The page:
Pet Cancer Awareness Month
Published on: November 6, 2018
November is National Pet Cancer Awareness Month. None of us like to imagine our companions being affected by cancer. But, this is a good time to consider preventative measures, or how to help our companions who already struggle against this illness.
Smart from the Start
Cancers can affect our companions at the roll of the dice: it’s hard to know when or how our furry friends might be affected (if at all). Preventative steps can be taken at any life stage, and it’s never a bad time to start. Spaying or neutering your companion early can be beneficial for a variety of health reasons. And, studies have shown that the procedure can also reduce the risk of certain cancers, such as mammary cancers in dogs.
Early detection can be key when dealing with forms of cancer. Consistent veterinary check-ups will ensure there’s a greater chance of catching the problem so it can be dealt with. Additionally, you can play a major role here as well. Being attentive to your companion’s behaviors and physiology will increase the likelihood of detecting any health issues.
Day by Day
Taking the big steps (like vet visits) isn’t enough, though. Good physical and mental health are maintained by every-day actions. For our companions, this is equally true. Start by ensuring your companion has a consistent diet for their breed, age, and size. Foods and treats made with all-natural ingredients and without artificial preservatives will decrease your companion’s potential exposure to carcinogens. And, don’t forget the exercise! Whether it’s a walk or a game of fetch, your companion should have plenty of time for physical activities every day. Of course, this will also depend on their breed, age, and size.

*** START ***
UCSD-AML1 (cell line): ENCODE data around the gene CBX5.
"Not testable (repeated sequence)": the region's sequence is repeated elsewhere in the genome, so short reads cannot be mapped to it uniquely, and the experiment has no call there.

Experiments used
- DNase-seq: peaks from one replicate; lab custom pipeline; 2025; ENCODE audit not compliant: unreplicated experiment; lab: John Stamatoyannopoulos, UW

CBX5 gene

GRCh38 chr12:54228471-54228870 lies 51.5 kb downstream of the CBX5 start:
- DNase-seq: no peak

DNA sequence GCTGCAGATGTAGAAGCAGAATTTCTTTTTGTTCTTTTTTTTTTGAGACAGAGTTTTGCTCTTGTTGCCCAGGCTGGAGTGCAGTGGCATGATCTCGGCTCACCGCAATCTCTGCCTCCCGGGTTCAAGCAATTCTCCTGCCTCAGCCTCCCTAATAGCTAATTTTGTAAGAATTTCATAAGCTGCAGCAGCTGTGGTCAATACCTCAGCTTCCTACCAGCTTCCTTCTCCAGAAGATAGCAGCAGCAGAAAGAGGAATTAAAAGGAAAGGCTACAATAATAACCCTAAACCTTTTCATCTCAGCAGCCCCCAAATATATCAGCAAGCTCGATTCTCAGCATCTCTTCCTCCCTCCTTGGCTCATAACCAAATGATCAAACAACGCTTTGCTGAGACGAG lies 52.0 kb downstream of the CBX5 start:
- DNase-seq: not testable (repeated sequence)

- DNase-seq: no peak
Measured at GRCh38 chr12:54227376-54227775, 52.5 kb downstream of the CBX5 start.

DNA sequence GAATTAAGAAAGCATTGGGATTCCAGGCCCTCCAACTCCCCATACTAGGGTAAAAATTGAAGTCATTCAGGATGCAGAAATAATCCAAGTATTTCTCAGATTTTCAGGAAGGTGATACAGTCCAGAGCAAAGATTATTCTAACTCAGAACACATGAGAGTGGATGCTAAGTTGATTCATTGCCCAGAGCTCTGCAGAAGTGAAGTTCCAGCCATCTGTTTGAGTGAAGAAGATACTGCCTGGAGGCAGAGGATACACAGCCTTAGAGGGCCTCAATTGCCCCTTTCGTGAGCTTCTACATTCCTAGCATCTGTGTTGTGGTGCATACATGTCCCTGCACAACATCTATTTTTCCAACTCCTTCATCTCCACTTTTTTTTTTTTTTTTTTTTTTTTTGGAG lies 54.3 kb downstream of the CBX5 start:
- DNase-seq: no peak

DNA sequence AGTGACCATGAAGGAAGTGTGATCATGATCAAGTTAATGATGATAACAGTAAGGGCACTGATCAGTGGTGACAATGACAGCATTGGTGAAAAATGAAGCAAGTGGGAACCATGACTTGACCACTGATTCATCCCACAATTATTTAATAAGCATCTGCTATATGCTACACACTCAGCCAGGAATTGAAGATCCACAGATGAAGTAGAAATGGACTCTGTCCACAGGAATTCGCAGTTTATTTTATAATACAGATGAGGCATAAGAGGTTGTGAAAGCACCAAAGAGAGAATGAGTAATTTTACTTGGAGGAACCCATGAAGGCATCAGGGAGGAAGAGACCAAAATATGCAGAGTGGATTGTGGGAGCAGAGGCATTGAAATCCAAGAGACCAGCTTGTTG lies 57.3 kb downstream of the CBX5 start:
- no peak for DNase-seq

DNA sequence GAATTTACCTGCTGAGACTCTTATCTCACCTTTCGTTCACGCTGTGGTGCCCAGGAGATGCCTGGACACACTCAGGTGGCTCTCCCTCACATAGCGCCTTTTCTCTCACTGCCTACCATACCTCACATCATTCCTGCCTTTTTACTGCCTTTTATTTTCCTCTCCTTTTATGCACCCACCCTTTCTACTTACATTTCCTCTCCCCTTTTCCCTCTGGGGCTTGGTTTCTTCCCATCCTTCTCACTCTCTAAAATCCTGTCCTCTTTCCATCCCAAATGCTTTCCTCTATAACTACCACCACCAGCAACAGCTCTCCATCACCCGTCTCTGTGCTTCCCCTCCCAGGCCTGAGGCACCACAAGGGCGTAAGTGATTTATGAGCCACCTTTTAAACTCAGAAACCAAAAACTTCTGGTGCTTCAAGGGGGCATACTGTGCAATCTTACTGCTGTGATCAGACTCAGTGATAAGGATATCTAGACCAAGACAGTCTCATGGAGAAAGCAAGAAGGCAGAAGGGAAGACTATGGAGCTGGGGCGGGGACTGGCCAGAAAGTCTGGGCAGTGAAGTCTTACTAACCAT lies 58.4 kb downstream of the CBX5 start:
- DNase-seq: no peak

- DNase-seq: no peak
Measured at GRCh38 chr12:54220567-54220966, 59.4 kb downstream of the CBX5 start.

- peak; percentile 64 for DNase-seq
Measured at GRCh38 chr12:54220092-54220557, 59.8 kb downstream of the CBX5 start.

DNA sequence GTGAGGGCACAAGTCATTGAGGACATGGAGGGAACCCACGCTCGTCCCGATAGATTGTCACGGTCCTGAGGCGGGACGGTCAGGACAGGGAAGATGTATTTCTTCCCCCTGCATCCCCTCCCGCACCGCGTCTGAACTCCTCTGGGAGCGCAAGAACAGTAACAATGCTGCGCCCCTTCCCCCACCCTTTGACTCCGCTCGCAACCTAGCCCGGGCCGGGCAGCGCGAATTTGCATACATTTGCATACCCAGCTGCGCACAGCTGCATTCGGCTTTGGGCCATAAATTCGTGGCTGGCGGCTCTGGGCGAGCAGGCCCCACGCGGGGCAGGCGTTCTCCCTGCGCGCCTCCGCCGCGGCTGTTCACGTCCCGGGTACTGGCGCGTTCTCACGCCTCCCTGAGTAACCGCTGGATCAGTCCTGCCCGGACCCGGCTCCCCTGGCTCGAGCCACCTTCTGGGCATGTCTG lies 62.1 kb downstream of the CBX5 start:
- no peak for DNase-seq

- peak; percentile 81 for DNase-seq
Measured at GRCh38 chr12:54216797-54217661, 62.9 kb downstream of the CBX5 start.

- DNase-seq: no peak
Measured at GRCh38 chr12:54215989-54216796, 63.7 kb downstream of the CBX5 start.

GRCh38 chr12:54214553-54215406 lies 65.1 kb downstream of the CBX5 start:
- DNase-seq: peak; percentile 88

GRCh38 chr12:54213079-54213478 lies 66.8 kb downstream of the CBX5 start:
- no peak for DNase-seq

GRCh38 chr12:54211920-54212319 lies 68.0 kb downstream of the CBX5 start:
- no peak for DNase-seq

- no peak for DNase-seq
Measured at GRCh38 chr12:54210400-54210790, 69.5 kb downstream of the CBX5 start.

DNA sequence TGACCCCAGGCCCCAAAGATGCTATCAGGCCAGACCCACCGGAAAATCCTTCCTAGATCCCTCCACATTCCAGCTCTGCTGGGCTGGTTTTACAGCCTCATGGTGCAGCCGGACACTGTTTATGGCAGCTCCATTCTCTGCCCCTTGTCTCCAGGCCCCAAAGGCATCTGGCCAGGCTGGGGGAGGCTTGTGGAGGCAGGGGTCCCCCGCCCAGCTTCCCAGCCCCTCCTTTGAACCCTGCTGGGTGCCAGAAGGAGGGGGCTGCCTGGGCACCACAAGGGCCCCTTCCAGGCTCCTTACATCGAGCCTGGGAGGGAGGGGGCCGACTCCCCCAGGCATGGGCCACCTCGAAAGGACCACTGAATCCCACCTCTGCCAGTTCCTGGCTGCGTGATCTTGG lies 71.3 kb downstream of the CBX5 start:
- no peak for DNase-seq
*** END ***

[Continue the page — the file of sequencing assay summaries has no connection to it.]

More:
Other factors you can control might include limiting your companion’s exposure to sunlight. Some of us have dogs or cats that love to sunbathe, but it’s important to make sure they don’t get too many rays. Additionally, be sure not to smoke around your companions: second-hand smoke affects them as well, potentially even worse so!
Animals get cancer at about the same rate as humans: your companion is almost just as likely to be afflicted as you are. In fact, about six million dogs and cats will be diagnosed this year. And, over half of dogs over 10 years old will be impacted. We all prefer to think “it could never happen to us,” but the unfortunate reality is that we are more likely than not to have a companion suffer from cancer. It’s not all doom and gloom though: nearly half of all cancers are can be cured if caught in time. The AVMA (American Veterinary Medical Association) says that early detection is critical in catching and curing cancer in your companion.